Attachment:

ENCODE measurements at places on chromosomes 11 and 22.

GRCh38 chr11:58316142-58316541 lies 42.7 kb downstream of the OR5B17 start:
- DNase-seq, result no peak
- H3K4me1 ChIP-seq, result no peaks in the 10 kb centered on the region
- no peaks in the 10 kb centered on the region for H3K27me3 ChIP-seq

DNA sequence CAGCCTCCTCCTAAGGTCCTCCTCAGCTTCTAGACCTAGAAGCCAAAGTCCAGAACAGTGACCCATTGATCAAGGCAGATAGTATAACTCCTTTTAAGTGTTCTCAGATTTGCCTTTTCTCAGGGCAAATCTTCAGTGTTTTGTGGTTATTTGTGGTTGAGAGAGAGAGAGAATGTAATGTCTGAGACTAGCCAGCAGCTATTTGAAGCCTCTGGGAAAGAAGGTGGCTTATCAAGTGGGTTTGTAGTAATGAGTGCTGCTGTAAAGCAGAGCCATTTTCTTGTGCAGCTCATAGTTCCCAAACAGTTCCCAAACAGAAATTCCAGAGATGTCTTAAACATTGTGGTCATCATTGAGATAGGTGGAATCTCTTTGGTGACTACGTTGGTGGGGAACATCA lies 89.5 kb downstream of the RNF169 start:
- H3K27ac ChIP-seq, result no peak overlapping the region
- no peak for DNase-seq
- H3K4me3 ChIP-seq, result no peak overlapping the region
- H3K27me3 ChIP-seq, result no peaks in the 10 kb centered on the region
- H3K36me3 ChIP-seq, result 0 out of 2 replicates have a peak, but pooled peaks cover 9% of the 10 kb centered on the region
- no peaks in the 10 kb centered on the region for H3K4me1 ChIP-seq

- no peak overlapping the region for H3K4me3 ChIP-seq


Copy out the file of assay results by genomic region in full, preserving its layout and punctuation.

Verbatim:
ENCODE measurements at places on chromosomes 11 and 22.

GRCh38 chr11:58316142-58316541 lies 42.7 kb downstream of the OR5B17 start:
- DNase-seq, result no peak
- H3K4me1 ChIP-seq, result no peaks in the 10 kb centered on the region
- no peaks in the 10 kb centered on the region for H3K27me3 ChIP-seq

DNA sequence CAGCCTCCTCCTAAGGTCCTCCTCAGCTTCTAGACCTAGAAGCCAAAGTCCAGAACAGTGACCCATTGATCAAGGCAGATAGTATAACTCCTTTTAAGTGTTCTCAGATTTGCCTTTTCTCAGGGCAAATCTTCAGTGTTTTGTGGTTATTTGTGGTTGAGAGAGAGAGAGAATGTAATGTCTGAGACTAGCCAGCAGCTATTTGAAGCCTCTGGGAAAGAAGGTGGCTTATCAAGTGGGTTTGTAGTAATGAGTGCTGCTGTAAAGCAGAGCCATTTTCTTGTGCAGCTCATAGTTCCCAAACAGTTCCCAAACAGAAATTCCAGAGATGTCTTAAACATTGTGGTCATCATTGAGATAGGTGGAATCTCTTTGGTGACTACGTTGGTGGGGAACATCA lies 89.5 kb downstream of the RNF169 start:
- H3K27ac ChIP-seq, result no peak overlapping the region
- no peak for DNase-seq
- H3K4me3 ChIP-seq, result no peak overlapping the region
- H3K27me3 ChIP-seq, result no peaks in the 10 kb centered on the region
- H3K36me3 ChIP-seq, result 0 out of 2 replicates have a peak, but pooled peaks cover 9% of the 10 kb centered on the region
- no peaks in the 10 kb centered on the region for H3K4me1 ChIP-seq

- no peak overlapping the region for H3K4me3 ChIP-seq